Soda Butte Pack is re-released and


This update is the summary of a number of wolf events in the Greater Yellowstone Area in recent weeks.

Most significant was the Oct. 7 release of the Soda Butte Pack in a remote location near the SE arm of Yellowstone Lake (released in the Trail Creek/Trail Lake area). In addition, two male/female wolf pairs have formed in Yellowstone, meaning possibly two new packs next spring.

The five wolves presently in this pack were successfully released on Oct. 7. This included nos. 13M and 14F (the alpha pair), yearling no. 24F, and the two surviving pups (one died in the pen), nos. 43M and 44F. The two pups weighed 50 (44F) and 65 (43M) pounds on release, hardly the pups that Park biologist Mike Phillips pulled out of their den near the West Rosebud River last June. Nevertheless, he and other biologists had to run down the pups again, finally netting them, so that they could be fitted with radio collars before their release.

The Oct. 9 issue of the Jackson Hole News had a nice photo of Phillips and Lisa Dickmann hefting the very long-legged black female pup to the spot where it would be radio-collared.

The biologists left the pack in the opened pen with 280 pounds of frozen meat. Each wolf had a "wolf house", essentially large dog houses, where they could hide. The pups were left in their houses where the sedative could wear off, and the alpha male hid in his house, just as he has done whenever humans have approached since he was brought to Yellowstone in January 1995. No. 13M is a very old, 115 pound wolf. His color has usually been described as "bluish". Because of his shyness around humans, it took some time before biologists determined he was the alpha male of the pack.

Since 1995 former Soda Butte pack members, nos. 11F and 12M, were shot illegally (in separate incidents), and no. 15M was separated from the pack this last June when the pack was recaptured. No. 15 could not be captured until later. Upon capture he was put in a different pen than the rest of the Soda Butte Pack (the Nez Perce enclosure). Since his release, it appears he has bonded with wolf 26F to form the nucleus of a new pack (see below).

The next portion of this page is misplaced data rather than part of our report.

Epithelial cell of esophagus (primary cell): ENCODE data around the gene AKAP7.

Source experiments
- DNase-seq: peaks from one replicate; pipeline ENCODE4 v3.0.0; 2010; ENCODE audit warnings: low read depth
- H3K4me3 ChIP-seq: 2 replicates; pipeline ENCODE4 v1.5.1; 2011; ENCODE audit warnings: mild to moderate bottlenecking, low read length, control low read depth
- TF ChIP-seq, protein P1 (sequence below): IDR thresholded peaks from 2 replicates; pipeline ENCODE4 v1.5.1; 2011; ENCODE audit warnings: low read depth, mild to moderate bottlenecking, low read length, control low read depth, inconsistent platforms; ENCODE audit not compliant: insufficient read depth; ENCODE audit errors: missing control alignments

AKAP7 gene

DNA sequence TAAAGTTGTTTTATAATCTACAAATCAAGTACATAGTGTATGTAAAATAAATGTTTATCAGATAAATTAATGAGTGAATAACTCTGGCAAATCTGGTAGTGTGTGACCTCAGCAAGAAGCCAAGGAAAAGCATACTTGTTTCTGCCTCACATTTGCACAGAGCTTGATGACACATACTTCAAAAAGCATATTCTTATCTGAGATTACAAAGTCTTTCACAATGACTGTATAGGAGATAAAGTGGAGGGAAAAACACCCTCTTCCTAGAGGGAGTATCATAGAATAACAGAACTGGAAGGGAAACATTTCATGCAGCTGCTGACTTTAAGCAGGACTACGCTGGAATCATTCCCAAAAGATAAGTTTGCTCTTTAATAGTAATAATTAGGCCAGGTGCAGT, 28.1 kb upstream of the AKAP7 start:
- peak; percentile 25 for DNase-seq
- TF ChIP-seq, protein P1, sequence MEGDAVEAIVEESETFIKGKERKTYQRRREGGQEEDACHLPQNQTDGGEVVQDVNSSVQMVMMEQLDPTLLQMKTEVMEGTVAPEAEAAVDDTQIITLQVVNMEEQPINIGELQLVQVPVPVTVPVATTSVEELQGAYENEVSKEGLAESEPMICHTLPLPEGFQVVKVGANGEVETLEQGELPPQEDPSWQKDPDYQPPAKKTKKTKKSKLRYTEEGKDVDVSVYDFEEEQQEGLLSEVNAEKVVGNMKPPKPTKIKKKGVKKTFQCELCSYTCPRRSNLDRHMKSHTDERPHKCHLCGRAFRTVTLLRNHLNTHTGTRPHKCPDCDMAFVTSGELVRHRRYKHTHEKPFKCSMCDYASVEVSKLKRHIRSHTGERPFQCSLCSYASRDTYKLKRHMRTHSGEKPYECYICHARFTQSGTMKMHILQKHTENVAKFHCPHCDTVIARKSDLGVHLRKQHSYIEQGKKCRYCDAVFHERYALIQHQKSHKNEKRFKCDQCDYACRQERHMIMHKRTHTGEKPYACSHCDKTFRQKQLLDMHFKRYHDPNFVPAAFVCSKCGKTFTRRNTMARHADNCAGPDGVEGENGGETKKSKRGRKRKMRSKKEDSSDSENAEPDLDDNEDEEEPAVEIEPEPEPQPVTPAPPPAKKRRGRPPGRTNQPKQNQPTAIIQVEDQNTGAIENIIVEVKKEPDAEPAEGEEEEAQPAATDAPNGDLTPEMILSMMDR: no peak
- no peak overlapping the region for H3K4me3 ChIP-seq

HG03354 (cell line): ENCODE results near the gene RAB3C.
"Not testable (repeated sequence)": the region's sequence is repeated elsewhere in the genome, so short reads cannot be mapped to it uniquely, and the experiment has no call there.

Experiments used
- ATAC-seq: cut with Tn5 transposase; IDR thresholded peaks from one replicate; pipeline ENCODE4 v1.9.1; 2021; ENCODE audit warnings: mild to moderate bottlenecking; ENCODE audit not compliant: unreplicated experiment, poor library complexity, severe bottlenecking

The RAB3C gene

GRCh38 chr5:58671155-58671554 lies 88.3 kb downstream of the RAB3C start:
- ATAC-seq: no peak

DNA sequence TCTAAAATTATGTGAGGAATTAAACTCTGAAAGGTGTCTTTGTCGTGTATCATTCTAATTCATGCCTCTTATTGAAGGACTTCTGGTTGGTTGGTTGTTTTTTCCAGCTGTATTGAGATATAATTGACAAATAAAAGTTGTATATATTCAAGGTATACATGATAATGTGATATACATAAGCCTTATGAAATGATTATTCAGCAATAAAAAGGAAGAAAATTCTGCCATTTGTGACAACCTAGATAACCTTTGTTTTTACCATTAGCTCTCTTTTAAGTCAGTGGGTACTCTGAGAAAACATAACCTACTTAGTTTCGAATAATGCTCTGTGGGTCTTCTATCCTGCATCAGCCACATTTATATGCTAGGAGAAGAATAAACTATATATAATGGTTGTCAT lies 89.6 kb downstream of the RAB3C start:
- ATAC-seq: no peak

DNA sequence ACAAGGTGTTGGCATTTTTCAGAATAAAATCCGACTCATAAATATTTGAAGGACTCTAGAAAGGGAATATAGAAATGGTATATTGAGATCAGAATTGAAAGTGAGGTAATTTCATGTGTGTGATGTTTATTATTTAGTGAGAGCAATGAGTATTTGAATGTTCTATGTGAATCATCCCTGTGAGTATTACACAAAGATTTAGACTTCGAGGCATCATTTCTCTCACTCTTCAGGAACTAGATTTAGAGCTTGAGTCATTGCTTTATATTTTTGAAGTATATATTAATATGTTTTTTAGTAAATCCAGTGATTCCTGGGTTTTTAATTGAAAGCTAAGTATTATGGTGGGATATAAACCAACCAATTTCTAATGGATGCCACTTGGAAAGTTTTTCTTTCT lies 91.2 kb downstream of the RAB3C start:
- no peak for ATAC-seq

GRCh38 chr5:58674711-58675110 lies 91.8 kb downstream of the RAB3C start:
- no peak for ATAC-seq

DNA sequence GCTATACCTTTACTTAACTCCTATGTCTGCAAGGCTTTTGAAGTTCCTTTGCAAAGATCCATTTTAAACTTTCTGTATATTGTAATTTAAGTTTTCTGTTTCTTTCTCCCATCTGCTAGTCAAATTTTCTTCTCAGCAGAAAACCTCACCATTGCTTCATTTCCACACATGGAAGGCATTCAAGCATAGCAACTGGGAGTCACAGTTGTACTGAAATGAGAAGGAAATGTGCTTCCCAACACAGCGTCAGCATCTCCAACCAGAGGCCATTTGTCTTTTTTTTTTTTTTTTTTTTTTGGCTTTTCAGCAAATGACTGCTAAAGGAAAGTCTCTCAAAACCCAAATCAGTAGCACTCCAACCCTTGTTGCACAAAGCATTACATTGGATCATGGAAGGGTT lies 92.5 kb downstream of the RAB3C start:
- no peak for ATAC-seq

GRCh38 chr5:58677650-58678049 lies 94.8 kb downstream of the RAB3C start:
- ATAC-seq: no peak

NEW PAIR 15M and 26F
Number 15 from the Soda Butte Pack was penned most of the summer with pup 47M born to female 27F last spring. When no. 15 and the pup were finally released from the Nez Perce pen this Sept. 17, they quickly found no. 26F, a yearling daughter of 27F, born to her and 28M in British Columbia. Unfortunately the pup was soon hit and killed by a vehicle. See my articles of 9/17 and 9/25.

Since bonding, nos. 15M and 26F have ranged around the central part of Yellowstone Park.

NEW PAIR 35M and 30F
I have reported this earlier. 35M had been penned with 36F in the Blacktail Deer enclosure (now dismantled) last January. They were released, however, near the Lone Star Geyser. Upon release, pregnant 36F rather quickly fell into a hot spring and soon died of the burns.

No. 30F is another yearling daughter of nos. 28M and 27F, born to the "Half Way Pack in British Columbia.

This new pair has so far ranged along the remote southern and southeastern border of Yellowstone Park.